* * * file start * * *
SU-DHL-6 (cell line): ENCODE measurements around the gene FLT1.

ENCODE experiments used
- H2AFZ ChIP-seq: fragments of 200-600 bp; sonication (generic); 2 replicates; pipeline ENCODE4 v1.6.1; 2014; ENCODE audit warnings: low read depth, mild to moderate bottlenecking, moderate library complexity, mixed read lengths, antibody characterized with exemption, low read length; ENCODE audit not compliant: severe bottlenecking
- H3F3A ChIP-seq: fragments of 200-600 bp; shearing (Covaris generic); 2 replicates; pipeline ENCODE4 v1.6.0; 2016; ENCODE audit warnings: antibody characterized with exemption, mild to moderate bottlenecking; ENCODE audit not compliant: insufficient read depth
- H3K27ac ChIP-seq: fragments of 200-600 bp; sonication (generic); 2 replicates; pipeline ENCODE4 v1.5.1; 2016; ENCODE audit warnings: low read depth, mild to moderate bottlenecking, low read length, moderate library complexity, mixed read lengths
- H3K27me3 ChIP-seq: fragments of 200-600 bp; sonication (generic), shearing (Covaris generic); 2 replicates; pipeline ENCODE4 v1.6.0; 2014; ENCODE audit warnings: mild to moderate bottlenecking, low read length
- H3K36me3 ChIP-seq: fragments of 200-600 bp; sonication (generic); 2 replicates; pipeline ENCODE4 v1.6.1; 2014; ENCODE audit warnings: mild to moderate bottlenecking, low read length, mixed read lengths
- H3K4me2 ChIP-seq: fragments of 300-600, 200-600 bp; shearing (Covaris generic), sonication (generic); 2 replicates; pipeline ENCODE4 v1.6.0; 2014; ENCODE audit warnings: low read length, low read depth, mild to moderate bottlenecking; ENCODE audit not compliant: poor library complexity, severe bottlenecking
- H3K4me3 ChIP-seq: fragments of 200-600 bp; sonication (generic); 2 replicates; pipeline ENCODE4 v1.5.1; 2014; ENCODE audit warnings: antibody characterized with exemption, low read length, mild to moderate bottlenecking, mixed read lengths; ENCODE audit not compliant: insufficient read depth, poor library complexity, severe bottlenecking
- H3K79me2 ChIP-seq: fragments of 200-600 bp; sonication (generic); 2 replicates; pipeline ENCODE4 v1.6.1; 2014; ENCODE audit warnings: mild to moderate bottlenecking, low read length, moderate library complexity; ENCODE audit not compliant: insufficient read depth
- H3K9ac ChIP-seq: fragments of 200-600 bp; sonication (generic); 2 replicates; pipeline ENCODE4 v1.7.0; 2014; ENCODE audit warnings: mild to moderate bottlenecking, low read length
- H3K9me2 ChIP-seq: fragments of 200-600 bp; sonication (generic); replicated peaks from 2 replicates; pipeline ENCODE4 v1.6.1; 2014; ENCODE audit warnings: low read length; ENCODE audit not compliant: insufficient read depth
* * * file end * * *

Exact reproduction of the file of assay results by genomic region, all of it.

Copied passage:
SU-DHL-6 (cell line): ENCODE measurements around the gene FLT1.

ENCODE experiments used
- H2AFZ ChIP-seq: fragments of 200-600 bp; sonication (generic); 2 replicates; pipeline ENCODE4 v1.6.1; 2014; ENCODE audit warnings: low read depth, mild to moderate bottlenecking, moderate library complexity, mixed read lengths, antibody characterized with exemption, low read length; ENCODE audit not compliant: severe bottlenecking
- H3F3A ChIP-seq: fragments of 200-600 bp; shearing (Covaris generic); 2 replicates; pipeline ENCODE4 v1.6.0; 2016; ENCODE audit warnings: antibody characterized with exemption, mild to moderate bottlenecking; ENCODE audit not compliant: insufficient read depth
- H3K27ac ChIP-seq: fragments of 200-600 bp; sonication (generic); 2 replicates; pipeline ENCODE4 v1.5.1; 2016; ENCODE audit warnings: low read depth, mild to moderate bottlenecking, low read length, moderate library complexity, mixed read lengths
- H3K27me3 ChIP-seq: fragments of 200-600 bp; sonication (generic), shearing (Covaris generic); 2 replicates; pipeline ENCODE4 v1.6.0; 2014; ENCODE audit warnings: mild to moderate bottlenecking, low read length
- H3K36me3 ChIP-seq: fragments of 200-600 bp; sonication (generic); 2 replicates; pipeline ENCODE4 v1.6.1; 2014; ENCODE audit warnings: mild to moderate bottlenecking, low read length, mixed read lengths
- H3K4me2 ChIP-seq: fragments of 300-600, 200-600 bp; shearing (Covaris generic), sonication (generic); 2 replicates; pipeline ENCODE4 v1.6.0; 2014; ENCODE audit warnings: low read length, low read depth, mild to moderate bottlenecking; ENCODE audit not compliant: poor library complexity, severe bottlenecking
- H3K4me3 ChIP-seq: fragments of 200-600 bp; sonication (generic); 2 replicates; pipeline ENCODE4 v1.5.1; 2014; ENCODE audit warnings: antibody characterized with exemption, low read length, mild to moderate bottlenecking, mixed read lengths; ENCODE audit not compliant: insufficient read depth, poor library complexity, severe bottlenecking
- H3K79me2 ChIP-seq: fragments of 200-600 bp; sonication (generic); 2 replicates; pipeline ENCODE4 v1.6.1; 2014; ENCODE audit warnings: mild to moderate bottlenecking, low read length, moderate library complexity; ENCODE audit not compliant: insufficient read depth
- H3K9ac ChIP-seq: fragments of 200-600 bp; sonication (generic); 2 replicates; pipeline ENCODE4 v1.7.0; 2014; ENCODE audit warnings: mild to moderate bottlenecking, low read length
- H3K9me2 ChIP-seq: fragments of 200-600 bp; sonication (generic); replicated peaks from 2 replicates; pipeline ENCODE4 v1.6.1; 2014; ENCODE audit warnings: low read length; ENCODE audit not compliant: insufficient read depth